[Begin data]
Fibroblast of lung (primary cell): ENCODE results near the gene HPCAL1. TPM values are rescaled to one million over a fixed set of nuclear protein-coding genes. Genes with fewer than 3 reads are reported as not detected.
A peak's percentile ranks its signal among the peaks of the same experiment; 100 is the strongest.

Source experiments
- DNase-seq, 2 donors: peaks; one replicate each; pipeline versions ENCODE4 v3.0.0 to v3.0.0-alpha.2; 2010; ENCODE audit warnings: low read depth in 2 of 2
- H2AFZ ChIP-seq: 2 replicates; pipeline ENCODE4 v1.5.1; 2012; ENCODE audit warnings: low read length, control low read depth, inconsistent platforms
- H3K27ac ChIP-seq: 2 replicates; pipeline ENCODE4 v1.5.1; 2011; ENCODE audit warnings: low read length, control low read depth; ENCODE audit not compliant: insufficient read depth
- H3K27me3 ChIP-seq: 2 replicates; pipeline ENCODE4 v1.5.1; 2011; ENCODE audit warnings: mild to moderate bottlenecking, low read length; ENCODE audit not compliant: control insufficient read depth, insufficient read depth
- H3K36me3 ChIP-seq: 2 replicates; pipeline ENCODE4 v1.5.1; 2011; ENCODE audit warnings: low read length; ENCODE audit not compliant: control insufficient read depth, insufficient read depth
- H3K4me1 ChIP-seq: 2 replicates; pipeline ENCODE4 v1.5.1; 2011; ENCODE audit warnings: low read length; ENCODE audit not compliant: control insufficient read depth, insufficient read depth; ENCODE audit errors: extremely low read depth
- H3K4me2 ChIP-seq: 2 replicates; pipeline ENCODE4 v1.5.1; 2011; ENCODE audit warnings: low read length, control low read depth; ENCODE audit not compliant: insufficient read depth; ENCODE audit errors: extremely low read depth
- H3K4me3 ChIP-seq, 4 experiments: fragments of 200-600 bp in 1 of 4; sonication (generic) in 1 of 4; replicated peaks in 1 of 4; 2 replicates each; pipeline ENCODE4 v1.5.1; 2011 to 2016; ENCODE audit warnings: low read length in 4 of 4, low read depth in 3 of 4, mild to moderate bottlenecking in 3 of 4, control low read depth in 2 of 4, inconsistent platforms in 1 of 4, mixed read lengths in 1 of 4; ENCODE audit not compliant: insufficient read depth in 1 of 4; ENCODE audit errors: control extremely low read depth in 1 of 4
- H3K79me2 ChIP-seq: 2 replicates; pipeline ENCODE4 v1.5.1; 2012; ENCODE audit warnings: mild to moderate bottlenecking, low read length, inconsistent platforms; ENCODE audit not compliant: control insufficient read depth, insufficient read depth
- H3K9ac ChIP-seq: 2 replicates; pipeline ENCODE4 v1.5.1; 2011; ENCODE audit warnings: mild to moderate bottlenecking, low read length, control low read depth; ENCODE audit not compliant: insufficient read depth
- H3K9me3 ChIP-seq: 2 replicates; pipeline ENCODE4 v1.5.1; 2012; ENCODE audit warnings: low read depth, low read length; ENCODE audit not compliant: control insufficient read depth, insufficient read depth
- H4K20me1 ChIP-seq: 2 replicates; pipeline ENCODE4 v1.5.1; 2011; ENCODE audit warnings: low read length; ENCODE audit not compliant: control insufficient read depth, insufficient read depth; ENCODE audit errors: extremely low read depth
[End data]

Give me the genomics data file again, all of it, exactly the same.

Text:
Fibroblast of lung (primary cell): ENCODE results near the gene HPCAL1. TPM values are rescaled to one million over a fixed set of nuclear protein-coding genes. Genes with fewer than 3 reads are reported as not detected.
A peak's percentile ranks its signal among the peaks of the same experiment; 100 is the strongest.

Source experiments
- DNase-seq, 2 donors: peaks; one replicate each; pipeline versions ENCODE4 v3.0.0 to v3.0.0-alpha.2; 2010; ENCODE audit warnings: low read depth in 2 of 2
- H2AFZ ChIP-seq: 2 replicates; pipeline ENCODE4 v1.5.1; 2012; ENCODE audit warnings: low read length, control low read depth, inconsistent platforms
- H3K27ac ChIP-seq: 2 replicates; pipeline ENCODE4 v1.5.1; 2011; ENCODE audit warnings: low read length, control low read depth; ENCODE audit not compliant: insufficient read depth
- H3K27me3 ChIP-seq: 2 replicates; pipeline ENCODE4 v1.5.1; 2011; ENCODE audit warnings: mild to moderate bottlenecking, low read length; ENCODE audit not compliant: control insufficient read depth, insufficient read depth
- H3K36me3 ChIP-seq: 2 replicates; pipeline ENCODE4 v1.5.1; 2011; ENCODE audit warnings: low read length; ENCODE audit not compliant: control insufficient read depth, insufficient read depth
- H3K4me1 ChIP-seq: 2 replicates; pipeline ENCODE4 v1.5.1; 2011; ENCODE audit warnings: low read length; ENCODE audit not compliant: control insufficient read depth, insufficient read depth; ENCODE audit errors: extremely low read depth
- H3K4me2 ChIP-seq: 2 replicates; pipeline ENCODE4 v1.5.1; 2011; ENCODE audit warnings: low read length, control low read depth; ENCODE audit not compliant: insufficient read depth; ENCODE audit errors: extremely low read depth
- H3K4me3 ChIP-seq, 4 experiments: fragments of 200-600 bp in 1 of 4; sonication (generic) in 1 of 4; replicated peaks in 1 of 4; 2 replicates each; pipeline ENCODE4 v1.5.1; 2011 to 2016; ENCODE audit warnings: low read length in 4 of 4, low read depth in 3 of 4, mild to moderate bottlenecking in 3 of 4, control low read depth in 2 of 4, inconsistent platforms in 1 of 4, mixed read lengths in 1 of 4; ENCODE audit not compliant: insufficient read depth in 1 of 4; ENCODE audit errors: control extremely low read depth in 1 of 4
- H3K79me2 ChIP-seq: 2 replicates; pipeline ENCODE4 v1.5.1; 2012; ENCODE audit warnings: mild to moderate bottlenecking, low read length, inconsistent platforms; ENCODE audit not compliant: control insufficient read depth, insufficient read depth
- H3K9ac ChIP-seq: 2 replicates; pipeline ENCODE4 v1.5.1; 2011; ENCODE audit warnings: mild to moderate bottlenecking, low read length, control low read depth; ENCODE audit not compliant: insufficient read depth
- H3K9me3 ChIP-seq: 2 replicates; pipeline ENCODE4 v1.5.1; 2012; ENCODE audit warnings: low read depth, low read length; ENCODE audit not compliant: control insufficient read depth, insufficient read depth
- H4K20me1 ChIP-seq: 2 replicates; pipeline ENCODE4 v1.5.1; 2011; ENCODE audit warnings: low read length; ENCODE audit not compliant: control insufficient read depth, insufficient read depth; ENCODE audit errors: extremely low read depth